What’s The Chance?
My good ol’ friend Dr. F., that I mentioned in a previous post, loves football. When his team is playing, he will always watch until the very end, which at times I find questionable. When it’s a close game, and the weather outside is not conducive to a game of catch, I don’t mind as much. But if his team is down by 3 touchdowns with :30 left, he’s glued to the tv, waiting until the game is official. He’s confided in me that his mind is trying to figure out how his team can win the game. It goes something like “if the quarterback fumbles the snap, and the defense recovers. We can get a quick score on a missed tackle, then get the onside kick…” I guess when you grow up and witness a tragic sporting event, it scars you for life.
At these times, when the last seconds of a meaningless (and already lost) game bore me to tears, I wish I had some logical argument to say, “with your team losing by X points with Y time left, there is Z% chance of winning.” Having this kind of knowledge would be great when watching any sporting event. For example, if the Knicks are up by 12 to start the fourth at home, wouldn’t it be great to say that they have a 94% chance of winning the game? To do something like that you would probably have to look at all the games played where the home team was winning by 12 points in the fourth quarter, and see what percentage of teams won the game. In fact maybe you could do that for every single game & map out the winning chance for any score & time?
Well someone did, and I can stay in line with my theme this week of “talking about the APBR_analysis group”. In their files section there is a chart called “game_state_matrix.pdf” (uploaded by Dean Oliver – who else?). Actually, it’s not one charts, but two. The top chart is when the home team is winning, and the bottom one for the road team. Along the left side is the lead, and along the top is the time left in the game. If you remember your coordinates properly the first number at (Q1, 0) is .57. That means at the end of the first quarter (Q1) if the home team is leading by 0 points, the chance of winning the game is 57%.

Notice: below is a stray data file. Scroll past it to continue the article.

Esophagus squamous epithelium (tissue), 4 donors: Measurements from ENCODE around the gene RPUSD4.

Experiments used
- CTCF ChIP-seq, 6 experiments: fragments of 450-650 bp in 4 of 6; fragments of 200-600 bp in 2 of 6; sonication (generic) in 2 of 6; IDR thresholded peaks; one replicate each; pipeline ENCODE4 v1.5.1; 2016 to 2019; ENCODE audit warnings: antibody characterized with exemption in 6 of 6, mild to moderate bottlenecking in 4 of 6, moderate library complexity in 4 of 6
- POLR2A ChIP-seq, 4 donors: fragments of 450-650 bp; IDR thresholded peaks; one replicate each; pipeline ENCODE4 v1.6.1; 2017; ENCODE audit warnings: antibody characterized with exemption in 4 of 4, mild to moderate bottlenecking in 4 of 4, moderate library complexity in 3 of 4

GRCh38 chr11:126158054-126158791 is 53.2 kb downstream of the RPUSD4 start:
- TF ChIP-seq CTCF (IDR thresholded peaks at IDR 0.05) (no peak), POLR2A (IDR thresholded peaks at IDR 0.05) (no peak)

What’s interesting to me is the road team’s chances. If the road team is winning by 1 at the end of a half, they’ll only win 45% of the time. Let’s say right before the half, the road team is winning by one. By holding for the last shot, and hitting a 3 pointer, their chance of winning goes up to 56% (Q2, 4). We know that the home team wins 64% of the time. Having a one or two point lead at the half doesn’t give the road team good odds to win (not more than 50%). But by the third quarter the road team has the advantage. Having as little as a 5 point lead going into the final 12 minutes gives them a 68% chance of winning.
There are more interesting applications of this. Let’s say we’re the coach of a team, and we’re up by 1 point with a minute left. Does it make sense to try for a 3 pointer with an X% shooter or a 2 pointer with a Y% shooter? Two more points will increase your chances of winning from 64% to 82% at home and 64% to 79% on the road. However a 4 point lead will increase your chance all the way up to 97%/96% (home/road). That’s a 15% increase of winning, so if you have a good three point shooter that you can get open, it’s a good idea for that player to try and knock down that shot.
Now I’ll have to find if someone has created one of these charts for football. This way I can increase my chances of getting in a game of catch between the 1pm & 4pm football games with Dr. F.